Exhibition

Edgar Martins: A Metaphysical Survey of British Dwellings and Dwarf Exoplanets

2 Jul 2010 – 31 Jul 2010

Event times

Wed-Fri 10-5pm; Sat 12-5pm

Cost of entry

Free

London, United Kingdom

Address

Travel Information

  • 1 minute walk from Farringdon Tube Station.

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Press Release

About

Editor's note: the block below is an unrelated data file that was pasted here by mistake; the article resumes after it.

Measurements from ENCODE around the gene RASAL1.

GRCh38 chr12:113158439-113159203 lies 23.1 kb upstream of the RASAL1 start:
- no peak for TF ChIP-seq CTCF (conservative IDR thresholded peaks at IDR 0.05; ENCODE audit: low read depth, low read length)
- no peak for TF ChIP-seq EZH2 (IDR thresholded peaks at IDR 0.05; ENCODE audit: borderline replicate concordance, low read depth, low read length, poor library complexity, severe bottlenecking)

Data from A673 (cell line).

HotShoe Gallery is pleased to present a solo show of new works by Portugese artist Edgar Martins. Based in London, Martins is one of the foremost art photographers working in the UK today; having accumulated a salubrious combination of respect, admiration and controversy over the past few years. Conscious of its history, Edgar Martins' work concerns the formal elements and potentials of photography and its processes. With bodies of work that constantly and engagingly challenge the nature of photography as art, the built environment, and the wider issues of image-making, Edgar Martins contributes to a discourse that seeks to both establish and question the role of art photography in the wider context of contemporary art. This exhibition will present two new series of works. A Metaphysical Survey of British Dwellings is structured into an urban topographic survey; the series exposes the difficult relationship between modernist architecture and commercial and residential development whilst summoning a disquieting conjunction of reality, hyper-reality, fantasy and fiction. The second series of works, Dwarf Exoplanets & Other Sophisms, begins by asking the following philosophical questions: What is the character and general structure of the Universe in which we live? Is there a permanent element in the constitution of the universe? How are we related to it? What place do we occupy in it, and what is the kind of conduct that befits the place we occupy? Space has been a major concern in art throughout recorded history and, when considering all fields of endeavor, these concerns are multiplied due to the number of ways in which we can define space. Mathematical space, for example, takes the form of a noun. It might be conceived as a set of elements or points, satisfying specific geometric structures. Topologically, space might be defined as the infinite extension of the three-dimensional field in which all matter exists. As a verb, however, ‘to space out' implies a process of organising or arranging. In this sense, Dwarf Exoplanets & Other Sophisms seeks to create a set of references between reality and its image, considering the possibility of both its organisation and its constitution. Curated by Daniel Campbell Blight

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